ISOSORBIDE DINITRATE — isosorbide dinitrate tablet, extended release
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Isosorbide dinitrate (ISDN), an organic nitrate, is a vasodilator with effects on both arteries and veins. Isosorbide dinitrate is available as 40 mg extended-release tablets. The chemical name for isosorbide dinitrate is 1 ,4:3,6–dianhydro–D–glucitol 2, 5-dinitrate, an organic nitrate whose structural formula is
and whose molecular weight is 236.14. The organic nitrates are vasodilators, active on both arteries and veins.
Isosorbide dinitrate is a white, crystalline, odorless compound which is stable in air and in solution, has a melting point of 70°C and has an optical rotation of +134° (c=1.0, alcohol, 20°C). Isosorbide dinitrate is freely soluble in organic solvents, such as acetone, alcohol, and ether, but is only sparingly soluble in water.
Each Isosorbide Dinitrate Extended-release tablet, for oral administration, contains 40 mg of isosorbide dinitrate, in a matrix that causes the active drug to be released over a sustained period. In addition, each tablet also contains the following inactive ingredients: anhydrous lactose, colloidal silicon dioxide, FD&C Yellow #6 Aluminum Lake, hypromellose, magnesium stearate, and stearic acid.
The product meets USP Dissolution Test 2.
The principal pharmacological action of isosorbide dinitrate is relaxation of vascular smooth muscle and consequent dilatation of peripheral arteries and veins, especially the latter. Dilatation of the veins promotes peripheral pooling of blood and decreases venous return to the heart, thereby reducing left ventricular end–diastolic pressure and pulmonary capillary wedge pressure (preload). Arteriolar relaxation reduces systemic vascular resistance, systolic arterial pressure, and mean arterial pressure (afterload). Dilatation of the coronary arteries also occurs. The relative importance of preload reduction, afterload reduction, and coronary dilatation remains undefined.
Dosing regimens for most chronically used drugs are designed to provide plasma concentrations that are continuously greater than a minimally effective concentration. This strategy is inappropriate for organic nitrates. Several well-controlled clinical trials have used exercise testing to assess the anti-anginal efficacy of continuously-delivered nitrates. In the large majority of these trials, active agents were no more effective than placebo after 24 hours (or less) of continuous therapy. Attempts to overcome nitrate tolerance by dose escalation, even to doses far in excess of those used acutely, have consistently failed. Only after nitrates have been absent from the body for several hours has their anti-anginal efficacy been restored.
The kinetics of absorption of isosorbide dinitrate has not been well studied. Studies of immediate-release formulations of ISDN have found highly variable bioavailability (10% to 90%) with extensive first-pass metabolism in the liver. Most such studies have observed progressive increases in bioavailability during chronic therapy; it is not known whether similar increases in bioavailability appear during the course of chronic therapy with Isosorbide Dinitrate Extended-release Tablets.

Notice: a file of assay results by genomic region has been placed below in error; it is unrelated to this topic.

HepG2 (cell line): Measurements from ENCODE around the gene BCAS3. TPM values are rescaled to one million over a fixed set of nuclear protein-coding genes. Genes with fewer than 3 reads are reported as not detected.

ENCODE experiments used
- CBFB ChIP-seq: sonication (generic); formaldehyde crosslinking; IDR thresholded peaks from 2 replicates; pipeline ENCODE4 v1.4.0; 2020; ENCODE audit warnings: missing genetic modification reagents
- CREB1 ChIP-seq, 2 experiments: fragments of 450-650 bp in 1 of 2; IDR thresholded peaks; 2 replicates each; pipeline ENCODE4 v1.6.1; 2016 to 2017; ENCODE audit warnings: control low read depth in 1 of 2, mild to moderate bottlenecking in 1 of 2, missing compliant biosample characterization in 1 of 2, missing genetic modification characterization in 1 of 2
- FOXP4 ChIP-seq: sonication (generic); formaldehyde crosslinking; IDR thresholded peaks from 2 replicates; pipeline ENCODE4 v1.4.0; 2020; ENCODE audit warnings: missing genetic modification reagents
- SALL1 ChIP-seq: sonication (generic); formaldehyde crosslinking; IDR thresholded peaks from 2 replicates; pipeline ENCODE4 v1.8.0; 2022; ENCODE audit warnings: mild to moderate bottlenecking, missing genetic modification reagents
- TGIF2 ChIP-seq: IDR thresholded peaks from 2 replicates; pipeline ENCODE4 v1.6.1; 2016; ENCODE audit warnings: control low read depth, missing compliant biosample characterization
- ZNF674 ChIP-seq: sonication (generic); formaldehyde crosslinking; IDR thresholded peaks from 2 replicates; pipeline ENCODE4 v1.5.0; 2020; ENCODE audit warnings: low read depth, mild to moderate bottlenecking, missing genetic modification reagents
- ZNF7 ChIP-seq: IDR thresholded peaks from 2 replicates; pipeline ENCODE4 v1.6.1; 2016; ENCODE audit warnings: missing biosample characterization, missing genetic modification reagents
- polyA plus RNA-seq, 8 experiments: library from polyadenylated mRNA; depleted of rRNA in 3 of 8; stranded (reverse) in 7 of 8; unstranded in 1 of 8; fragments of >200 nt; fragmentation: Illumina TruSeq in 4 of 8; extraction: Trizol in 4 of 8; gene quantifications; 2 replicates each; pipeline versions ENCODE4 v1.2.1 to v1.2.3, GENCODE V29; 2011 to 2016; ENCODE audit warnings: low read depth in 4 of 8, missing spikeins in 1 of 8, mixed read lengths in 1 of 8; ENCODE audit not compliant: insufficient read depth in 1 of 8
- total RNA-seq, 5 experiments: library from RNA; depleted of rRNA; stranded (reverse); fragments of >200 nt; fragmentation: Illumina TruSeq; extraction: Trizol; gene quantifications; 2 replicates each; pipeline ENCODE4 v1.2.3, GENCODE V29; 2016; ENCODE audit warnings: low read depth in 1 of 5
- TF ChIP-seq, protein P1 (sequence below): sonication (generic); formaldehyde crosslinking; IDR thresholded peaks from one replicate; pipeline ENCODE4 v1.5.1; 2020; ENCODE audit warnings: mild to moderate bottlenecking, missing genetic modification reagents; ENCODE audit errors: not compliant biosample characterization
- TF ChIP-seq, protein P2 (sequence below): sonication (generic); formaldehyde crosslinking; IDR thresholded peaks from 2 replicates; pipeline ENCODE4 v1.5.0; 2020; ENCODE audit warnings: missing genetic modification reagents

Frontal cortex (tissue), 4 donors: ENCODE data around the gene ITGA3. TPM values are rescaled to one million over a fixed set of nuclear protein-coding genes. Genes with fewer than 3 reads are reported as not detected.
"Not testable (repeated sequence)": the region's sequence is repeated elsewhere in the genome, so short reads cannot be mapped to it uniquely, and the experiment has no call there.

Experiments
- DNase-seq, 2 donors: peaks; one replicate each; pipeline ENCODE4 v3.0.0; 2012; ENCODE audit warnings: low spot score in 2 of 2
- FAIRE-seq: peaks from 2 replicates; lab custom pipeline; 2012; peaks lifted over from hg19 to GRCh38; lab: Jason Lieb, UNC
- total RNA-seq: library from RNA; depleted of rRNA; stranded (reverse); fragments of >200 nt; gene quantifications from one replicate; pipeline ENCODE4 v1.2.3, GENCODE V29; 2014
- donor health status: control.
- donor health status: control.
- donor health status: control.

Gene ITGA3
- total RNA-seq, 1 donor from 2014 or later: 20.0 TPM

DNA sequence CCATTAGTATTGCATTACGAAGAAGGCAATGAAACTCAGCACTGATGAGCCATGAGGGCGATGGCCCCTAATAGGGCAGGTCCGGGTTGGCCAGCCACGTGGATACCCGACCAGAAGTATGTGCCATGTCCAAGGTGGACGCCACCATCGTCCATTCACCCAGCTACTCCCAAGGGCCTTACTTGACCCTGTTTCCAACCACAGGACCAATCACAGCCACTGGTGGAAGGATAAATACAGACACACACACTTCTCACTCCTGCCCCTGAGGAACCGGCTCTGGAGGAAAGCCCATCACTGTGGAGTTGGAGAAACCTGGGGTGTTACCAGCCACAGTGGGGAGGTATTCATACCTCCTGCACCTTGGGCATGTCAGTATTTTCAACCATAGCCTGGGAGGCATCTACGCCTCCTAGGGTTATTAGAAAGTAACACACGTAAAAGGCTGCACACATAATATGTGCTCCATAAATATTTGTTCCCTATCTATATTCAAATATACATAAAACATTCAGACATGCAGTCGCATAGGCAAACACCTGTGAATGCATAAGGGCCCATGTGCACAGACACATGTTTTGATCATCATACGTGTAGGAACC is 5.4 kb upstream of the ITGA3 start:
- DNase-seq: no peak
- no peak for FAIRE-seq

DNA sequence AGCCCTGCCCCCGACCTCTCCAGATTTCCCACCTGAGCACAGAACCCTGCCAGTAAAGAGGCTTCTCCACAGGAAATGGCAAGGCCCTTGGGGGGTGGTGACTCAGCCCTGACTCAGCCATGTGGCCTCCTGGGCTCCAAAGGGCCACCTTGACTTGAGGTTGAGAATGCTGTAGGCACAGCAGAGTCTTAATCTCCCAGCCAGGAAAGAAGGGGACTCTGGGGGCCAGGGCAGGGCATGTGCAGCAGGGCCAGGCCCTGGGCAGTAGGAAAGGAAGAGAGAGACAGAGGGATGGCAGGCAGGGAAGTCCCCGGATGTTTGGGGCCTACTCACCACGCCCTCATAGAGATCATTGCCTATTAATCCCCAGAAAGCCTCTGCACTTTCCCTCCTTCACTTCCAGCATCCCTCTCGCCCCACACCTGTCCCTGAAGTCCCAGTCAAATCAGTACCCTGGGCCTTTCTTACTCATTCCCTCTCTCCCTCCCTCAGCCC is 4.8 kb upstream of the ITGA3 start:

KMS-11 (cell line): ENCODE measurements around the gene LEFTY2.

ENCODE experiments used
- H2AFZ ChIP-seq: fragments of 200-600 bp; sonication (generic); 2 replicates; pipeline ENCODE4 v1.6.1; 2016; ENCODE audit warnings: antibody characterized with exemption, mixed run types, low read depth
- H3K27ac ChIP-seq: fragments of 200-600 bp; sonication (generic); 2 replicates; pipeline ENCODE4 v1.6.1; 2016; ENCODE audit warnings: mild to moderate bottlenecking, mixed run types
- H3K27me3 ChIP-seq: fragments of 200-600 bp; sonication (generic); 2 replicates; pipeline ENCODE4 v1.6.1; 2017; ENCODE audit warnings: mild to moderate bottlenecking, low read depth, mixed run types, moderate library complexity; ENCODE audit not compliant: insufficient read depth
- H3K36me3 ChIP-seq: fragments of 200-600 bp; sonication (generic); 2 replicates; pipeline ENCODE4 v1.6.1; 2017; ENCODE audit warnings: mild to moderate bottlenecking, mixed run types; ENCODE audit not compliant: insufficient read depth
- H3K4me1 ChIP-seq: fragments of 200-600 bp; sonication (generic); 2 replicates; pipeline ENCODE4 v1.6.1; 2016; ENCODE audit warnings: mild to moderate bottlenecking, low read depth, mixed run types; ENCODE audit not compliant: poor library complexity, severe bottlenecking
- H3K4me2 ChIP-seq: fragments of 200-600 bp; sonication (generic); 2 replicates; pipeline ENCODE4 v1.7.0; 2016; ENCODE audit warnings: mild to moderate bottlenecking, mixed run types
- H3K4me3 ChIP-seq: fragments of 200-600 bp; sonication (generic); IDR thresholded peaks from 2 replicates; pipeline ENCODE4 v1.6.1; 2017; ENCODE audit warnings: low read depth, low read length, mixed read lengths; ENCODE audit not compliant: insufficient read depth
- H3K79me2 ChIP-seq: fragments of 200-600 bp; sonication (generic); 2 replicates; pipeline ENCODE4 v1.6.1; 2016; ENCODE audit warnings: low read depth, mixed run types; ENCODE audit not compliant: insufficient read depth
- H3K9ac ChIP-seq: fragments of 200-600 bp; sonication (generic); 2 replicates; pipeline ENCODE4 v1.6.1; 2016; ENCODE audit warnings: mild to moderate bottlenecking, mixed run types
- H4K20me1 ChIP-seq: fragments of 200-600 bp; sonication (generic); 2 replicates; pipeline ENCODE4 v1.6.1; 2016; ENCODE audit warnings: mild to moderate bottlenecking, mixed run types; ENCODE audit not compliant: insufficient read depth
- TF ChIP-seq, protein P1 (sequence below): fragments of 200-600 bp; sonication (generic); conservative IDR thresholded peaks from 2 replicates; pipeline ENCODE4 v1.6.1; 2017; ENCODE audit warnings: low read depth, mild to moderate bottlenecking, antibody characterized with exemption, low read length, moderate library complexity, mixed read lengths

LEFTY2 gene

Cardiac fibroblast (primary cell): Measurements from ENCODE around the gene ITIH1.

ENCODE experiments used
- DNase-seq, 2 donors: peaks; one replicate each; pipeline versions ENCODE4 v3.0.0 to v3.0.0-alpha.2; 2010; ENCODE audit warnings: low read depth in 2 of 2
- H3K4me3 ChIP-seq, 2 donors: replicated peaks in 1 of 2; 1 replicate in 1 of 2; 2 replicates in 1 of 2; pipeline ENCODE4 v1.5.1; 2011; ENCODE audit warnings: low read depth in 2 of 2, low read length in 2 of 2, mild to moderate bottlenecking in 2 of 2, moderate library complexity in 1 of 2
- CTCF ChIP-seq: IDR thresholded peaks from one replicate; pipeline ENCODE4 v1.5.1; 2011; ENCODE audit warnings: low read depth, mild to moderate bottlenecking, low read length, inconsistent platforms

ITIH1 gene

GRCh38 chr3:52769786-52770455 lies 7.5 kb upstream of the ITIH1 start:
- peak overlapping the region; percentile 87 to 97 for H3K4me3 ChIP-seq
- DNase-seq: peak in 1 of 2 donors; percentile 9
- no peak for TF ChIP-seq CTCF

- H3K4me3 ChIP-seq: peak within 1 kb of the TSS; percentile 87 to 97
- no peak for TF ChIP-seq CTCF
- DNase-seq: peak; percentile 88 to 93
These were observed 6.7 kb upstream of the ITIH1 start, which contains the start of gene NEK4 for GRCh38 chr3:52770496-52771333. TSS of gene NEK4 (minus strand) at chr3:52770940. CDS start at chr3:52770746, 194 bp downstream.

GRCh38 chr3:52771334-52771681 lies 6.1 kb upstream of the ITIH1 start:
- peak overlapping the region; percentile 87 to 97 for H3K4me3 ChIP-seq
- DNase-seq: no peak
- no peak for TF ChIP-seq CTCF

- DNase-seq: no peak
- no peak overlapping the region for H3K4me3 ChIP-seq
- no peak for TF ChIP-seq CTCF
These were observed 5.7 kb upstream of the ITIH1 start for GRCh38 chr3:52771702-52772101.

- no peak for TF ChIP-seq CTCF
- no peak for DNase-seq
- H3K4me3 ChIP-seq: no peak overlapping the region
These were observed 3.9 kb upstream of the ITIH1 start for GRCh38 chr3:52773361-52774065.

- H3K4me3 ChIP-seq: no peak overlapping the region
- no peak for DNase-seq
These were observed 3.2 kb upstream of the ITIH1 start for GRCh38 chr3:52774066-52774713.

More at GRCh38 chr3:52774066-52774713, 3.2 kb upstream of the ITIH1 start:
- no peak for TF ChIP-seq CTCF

Once absorbed, the volume of distribution of isosorbide dinitrate is 2 to 4 L/kg, and this volume is cleared at the rate of 2 to 4 L/min, so ISDN’s half-life in serum is about an hour. Since the clearance exceeds hepatic blood flow, considerable extrahepatic metabolism must also occur. Clearance is effected primarily by denitration to the 2-mononitrate (15 to 25%) and the 5-mononitrate (75 to 85%).
Both metabolites have biological activity, especially the 5-mononitrate. With an overall half-life of about 5 hours, the 5-mononitrate is cleared from the serum by denitration to isosorbide, glucuronidation to the 5-mononitrate glucuronide, and denitration/hydration to sorbitol. The 2-mononitrate has been less well studied, but it appears to participate in the same metabolic pathways, with a half-life of about 2 hours.
The daily dose-free interval sufficient to avoid tolerance to ISDN has not been well defined. Studies of nitroglycerin (an organic nitrate with a very short half-life) have shown that daily dose-free intervals of 10 to 12 hours are usually sufficient to minimize tolerance. Daily dose-free intervals that have succeeded in avoiding tolerance during trials of moderate doses (e.g., 30 mg) of immediate-release ISDN have generally been somewhat longer (at least 14 hours), but this is consistent with the longer half-lives of ISDN and its active metabolites. A dose-free interval sufficient to avoid tolerance with Isosorbide Dinitrate Extended-release Tablets has not been demonstrated. Clinical trials using Isosorbide Dinitrate Extended-release Tablets in a regimen designed to avoid tolerance have not been conducted, but in a multiple-dose study of another controlled-release isosorbide dinitrate product, 40 mg capsules were administered at 0800 and 1400 hours. After two weeks of this regimen, the controlled-release isosorbide dinitrate product was statistically indistinguishable from placebo. For the formulation of controlled-release isosorbide dinitrate that was tested, the necessary dose-free interval must therefore be greater than 18 hours; the necessary interval for Isosorbide Dinitrate Extended-release Tablets remains unknown.